ARTEFACTS - Background Records...................
GERMANS ATTACK WITH FIRE BOMBS.
PARIS, Tuesday, Feb. 9. The following communiqués were issued to-day:—
No event of importance has been reported. In the afternoon of yesterday we exploded in front of Fay, south-west of Péronne, a mine gallery
we reoccupied a mill in which the enemy had succeeded in installing himself.
Soissons has been bombarded with incendiary projectiles. Along the whole of the Aisne front and in Champagne our artillery effectively countered the German batteries.
In the Argonne the struggle begun around Bagatelle developed in one of the thickest parts of the forest, and consequently assumed a somewhat confused character. As a whole the respective fronts have been maintained on both sides.
The forces engaged on Sunday did not exceed three to four battalions on each side. In the course of yesterday only one of our battalions was fighting.
In Lorraine and in the Vosges mere were artillery engagements.—Reuter.
where some soldiers of the enemy were working.
In Belgium there was an intermittent artillery duet. Ypres and Furnes were bombarded. The Belgian artillery destroyed a farm, the defenders of which fled along the Bethune—La Bassee road.
BOROUGH EDUCATION COMMITTEE. IRREGULAR ATTENDANCE AT SCHOOLS. A SERIOUS POSITION.
|Kent & Sussex Courier of 26th February|
Archdeacon A.T. Scott presided at the monthly meeting of the Borough Education Committee, which was held at the Town Hall on Monday afternoon.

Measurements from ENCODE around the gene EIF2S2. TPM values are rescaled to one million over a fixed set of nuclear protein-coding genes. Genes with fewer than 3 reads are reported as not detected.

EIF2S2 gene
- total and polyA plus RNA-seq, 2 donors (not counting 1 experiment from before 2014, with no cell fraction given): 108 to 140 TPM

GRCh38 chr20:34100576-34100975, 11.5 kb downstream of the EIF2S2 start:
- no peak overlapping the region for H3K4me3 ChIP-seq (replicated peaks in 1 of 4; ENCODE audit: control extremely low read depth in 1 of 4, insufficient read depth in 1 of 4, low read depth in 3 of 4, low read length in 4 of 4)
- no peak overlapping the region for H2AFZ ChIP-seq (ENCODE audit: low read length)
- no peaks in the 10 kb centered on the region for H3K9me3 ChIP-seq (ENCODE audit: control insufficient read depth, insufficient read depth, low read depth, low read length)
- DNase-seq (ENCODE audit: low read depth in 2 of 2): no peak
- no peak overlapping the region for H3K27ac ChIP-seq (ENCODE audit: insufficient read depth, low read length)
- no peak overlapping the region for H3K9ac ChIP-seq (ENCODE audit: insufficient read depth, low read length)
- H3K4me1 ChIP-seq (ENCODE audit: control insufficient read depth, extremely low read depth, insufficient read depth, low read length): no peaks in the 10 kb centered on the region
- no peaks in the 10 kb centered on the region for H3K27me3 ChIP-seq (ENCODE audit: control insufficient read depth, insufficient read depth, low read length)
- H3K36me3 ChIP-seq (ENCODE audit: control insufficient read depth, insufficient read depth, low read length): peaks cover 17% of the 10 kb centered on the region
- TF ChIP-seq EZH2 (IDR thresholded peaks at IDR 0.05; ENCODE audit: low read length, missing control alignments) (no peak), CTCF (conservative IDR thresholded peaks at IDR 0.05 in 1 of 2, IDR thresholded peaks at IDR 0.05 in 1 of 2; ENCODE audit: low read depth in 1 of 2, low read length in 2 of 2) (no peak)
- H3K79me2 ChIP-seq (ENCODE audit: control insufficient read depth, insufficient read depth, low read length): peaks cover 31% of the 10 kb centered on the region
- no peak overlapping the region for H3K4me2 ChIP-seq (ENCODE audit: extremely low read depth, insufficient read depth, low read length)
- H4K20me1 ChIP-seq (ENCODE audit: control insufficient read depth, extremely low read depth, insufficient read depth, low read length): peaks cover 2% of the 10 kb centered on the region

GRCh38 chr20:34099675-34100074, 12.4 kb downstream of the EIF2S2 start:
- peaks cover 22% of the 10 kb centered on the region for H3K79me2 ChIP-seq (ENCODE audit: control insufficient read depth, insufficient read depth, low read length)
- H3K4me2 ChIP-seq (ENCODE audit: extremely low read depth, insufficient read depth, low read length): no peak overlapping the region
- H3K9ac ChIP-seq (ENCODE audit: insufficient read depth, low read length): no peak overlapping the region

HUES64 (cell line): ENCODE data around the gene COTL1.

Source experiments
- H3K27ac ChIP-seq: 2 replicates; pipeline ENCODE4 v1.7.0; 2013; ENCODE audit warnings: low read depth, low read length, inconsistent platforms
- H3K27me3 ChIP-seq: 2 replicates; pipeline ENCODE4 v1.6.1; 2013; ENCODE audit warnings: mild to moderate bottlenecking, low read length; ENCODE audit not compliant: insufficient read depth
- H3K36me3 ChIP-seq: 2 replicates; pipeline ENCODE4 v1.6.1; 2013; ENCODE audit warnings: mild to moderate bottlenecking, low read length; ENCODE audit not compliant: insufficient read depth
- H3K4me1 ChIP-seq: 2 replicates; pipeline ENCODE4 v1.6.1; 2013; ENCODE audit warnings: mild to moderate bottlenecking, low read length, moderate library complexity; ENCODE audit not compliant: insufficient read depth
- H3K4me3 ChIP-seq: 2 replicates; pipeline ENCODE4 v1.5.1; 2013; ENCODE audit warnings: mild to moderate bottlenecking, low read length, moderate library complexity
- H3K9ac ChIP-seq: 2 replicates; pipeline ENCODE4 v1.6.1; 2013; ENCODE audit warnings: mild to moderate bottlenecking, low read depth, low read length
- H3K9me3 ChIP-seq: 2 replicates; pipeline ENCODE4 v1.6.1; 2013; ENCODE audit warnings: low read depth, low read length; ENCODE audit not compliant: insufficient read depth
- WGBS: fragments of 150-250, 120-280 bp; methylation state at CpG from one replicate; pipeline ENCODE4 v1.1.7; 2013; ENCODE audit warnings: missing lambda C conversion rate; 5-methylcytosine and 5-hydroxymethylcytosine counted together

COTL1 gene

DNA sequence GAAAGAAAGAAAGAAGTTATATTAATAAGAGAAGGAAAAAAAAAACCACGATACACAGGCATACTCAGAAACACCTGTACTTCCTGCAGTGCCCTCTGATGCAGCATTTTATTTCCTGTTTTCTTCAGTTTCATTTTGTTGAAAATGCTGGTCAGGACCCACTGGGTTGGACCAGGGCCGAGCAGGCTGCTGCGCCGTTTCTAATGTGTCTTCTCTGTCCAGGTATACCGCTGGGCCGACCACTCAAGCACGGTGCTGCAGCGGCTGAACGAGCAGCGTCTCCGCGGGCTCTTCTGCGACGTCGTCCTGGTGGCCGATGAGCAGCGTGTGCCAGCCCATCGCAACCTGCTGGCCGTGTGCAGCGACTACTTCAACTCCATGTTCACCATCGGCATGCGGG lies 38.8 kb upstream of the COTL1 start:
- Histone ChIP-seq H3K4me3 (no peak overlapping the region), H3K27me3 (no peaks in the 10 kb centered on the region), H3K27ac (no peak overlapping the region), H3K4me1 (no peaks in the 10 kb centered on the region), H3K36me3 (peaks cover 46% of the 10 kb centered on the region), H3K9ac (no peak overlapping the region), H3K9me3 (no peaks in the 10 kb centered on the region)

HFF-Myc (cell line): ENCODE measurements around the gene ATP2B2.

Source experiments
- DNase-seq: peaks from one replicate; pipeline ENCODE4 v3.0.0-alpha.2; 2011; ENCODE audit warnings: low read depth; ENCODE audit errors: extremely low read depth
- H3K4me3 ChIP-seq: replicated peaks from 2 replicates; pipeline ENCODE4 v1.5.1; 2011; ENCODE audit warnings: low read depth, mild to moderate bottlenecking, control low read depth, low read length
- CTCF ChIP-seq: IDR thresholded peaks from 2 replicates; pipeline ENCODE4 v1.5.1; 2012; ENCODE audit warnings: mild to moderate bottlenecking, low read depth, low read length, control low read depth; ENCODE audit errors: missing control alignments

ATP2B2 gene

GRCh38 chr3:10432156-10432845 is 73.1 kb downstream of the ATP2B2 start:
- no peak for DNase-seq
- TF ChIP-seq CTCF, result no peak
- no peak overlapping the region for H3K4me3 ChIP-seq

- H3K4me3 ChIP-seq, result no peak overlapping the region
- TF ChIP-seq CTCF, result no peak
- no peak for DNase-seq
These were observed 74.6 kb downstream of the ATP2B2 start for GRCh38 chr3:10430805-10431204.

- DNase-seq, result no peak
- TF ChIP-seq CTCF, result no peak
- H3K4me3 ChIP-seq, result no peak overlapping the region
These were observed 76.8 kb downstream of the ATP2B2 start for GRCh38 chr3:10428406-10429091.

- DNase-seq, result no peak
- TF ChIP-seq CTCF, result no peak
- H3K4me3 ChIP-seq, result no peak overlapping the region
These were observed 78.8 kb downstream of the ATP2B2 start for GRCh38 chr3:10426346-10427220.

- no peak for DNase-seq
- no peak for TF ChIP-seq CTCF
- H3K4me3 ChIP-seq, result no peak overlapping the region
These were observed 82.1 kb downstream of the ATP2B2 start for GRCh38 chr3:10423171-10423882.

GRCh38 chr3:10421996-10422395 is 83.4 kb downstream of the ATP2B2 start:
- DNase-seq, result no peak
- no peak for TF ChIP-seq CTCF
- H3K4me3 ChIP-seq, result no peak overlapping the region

The School attendance Sub-Committee reported on investigations made into the question of the irregular attendance of children at some of the local elementary schools. The School Medical Officer reported to the Sub-Committee that he had examined 1,060 children during the past year, and that 1.9 per cent of this number had been excluded from school. The Sub-Committee expressed the opinion that these figures were very satisfactory. The return of average attendance presented by the Town Clerk (Mr. W.C. Cripps) showed percentages varying from 82.6 to 86.7 from December 18th to January 22nd. Warnings were issued to 34 parents.
THE FEEDING OF SCHOOL CHILDREN.
The Tunbridge Wells Workers' War Emergency committee wrote asking the Committee to exercise their powers to feed hungry school children in the town. They were given to understand some time ago that there was no need for this action, but children were being fed at the present time by private charity, so obviously the need existed. Moreover, the private charity was in need of funds.
KENT EDUCATION COMMITTEE - AGRICULTURE AND CHILD LABOUR - ELEMENTARY EDUCATION.